This is a view shared by Stephen Noon SJ, one of two Jesuit novices from Britain who supported the training, who felt that one of the biggest benefits of the week was the confirmation that his present task was to do less and be more. “But added to this was an additional element and a new perspective,” he says. “The course talked not only of ‘being’ and ‘doing’ but also ‘knowing’, and I think this means noticing more what is going on in my life, evaluating it through prayer and then adjusting what I am doing in response. If I can master this over my time in the noviciate, rather than getting lost in a whirl of activity, then I will have gained something hugely valuable. The new perspective also came from comments made during the course and is linked in many ways. Instead of waking up every morning thinking ‘what can I do’, it is better to consider ‘how can God use me today’. Emptying myself means that God can fill me up.”
A deeper level of self-knowledge
Fr Philip Endean SJ delivered some valuable input on discernment to the group which, by meeting in Manresa, had the opportunity to visit and reflect in places where St Ignatius himself had had a very powerful encounter with God that opened his mind to deeper understanding: the Cave of St Ignatius and the monastery at Montserrat where the saint had committed himself to Our Lady.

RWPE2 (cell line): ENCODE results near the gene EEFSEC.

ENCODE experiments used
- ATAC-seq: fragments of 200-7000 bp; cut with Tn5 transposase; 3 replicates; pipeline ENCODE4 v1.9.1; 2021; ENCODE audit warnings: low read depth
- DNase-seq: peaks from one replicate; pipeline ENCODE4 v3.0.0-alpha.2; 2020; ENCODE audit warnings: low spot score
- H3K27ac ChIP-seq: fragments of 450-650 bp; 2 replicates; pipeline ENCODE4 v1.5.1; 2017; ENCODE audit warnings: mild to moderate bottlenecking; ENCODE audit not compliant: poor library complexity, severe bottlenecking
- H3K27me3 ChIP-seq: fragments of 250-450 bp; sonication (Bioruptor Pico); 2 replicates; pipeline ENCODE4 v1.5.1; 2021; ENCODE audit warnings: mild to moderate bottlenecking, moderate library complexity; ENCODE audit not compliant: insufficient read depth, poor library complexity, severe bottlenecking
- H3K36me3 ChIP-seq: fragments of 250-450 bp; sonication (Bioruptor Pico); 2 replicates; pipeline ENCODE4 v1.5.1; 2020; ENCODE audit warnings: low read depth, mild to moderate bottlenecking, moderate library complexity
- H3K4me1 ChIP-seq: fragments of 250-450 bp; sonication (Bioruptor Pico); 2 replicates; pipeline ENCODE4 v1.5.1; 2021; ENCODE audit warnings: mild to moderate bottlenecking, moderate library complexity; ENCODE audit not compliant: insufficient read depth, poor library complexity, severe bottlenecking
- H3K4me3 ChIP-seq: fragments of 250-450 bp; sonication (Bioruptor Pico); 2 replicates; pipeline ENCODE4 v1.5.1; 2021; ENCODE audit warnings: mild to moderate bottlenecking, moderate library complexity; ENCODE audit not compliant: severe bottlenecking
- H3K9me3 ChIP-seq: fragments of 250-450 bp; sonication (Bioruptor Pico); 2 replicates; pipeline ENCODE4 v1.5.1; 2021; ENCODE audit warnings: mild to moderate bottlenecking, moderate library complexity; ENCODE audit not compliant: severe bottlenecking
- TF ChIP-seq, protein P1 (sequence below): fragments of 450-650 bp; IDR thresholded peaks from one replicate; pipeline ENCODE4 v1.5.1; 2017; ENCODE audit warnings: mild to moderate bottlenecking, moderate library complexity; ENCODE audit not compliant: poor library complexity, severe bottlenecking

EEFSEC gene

“The basic idea is that your 'action logic' - the assumptions and often unconscious conditioning that underlie your actions and decision making - can develop through life,” explains Fr Byron. “Often we begin as self-defining leaders who are socialised and thus limited to being efficient, practical and being in control. The more advanced models of leadership can lead into a deeper sense of self-knowledge with a leadership style which is less coercive, more self-critical. The model challenges us eventually to emerge into a deeper self-transforming style of leadership which has a freedom and complexity which leads to paradigm shifts and strategic self-deployment.”
To serve in a deep and meaningful way
There will be four modules in all in the Ignatian Leadership Programme; the second will be in Vienna in June 2016 and will focus on 'Forming a Body for Mission', specifically, the interpersonal competencies that equip you to build, manage and support an apostolic team. There will be a particular focus on Ignatius and his companion Polanco's famous description of the ideal superior general.
“We are hoping that this initiative at Conference of European Provincials level will be a catalyst and support for other initiatives at regional levels,” says Fr John Dardis SJ. “Already there are some very good regional initiatives taking place in a couple of centres. If we have strong leaders who are able to inspire; tackle problems; give vision; set direction, then our apostolates will be energised and effective and will serve people in a deep and meaningful way.”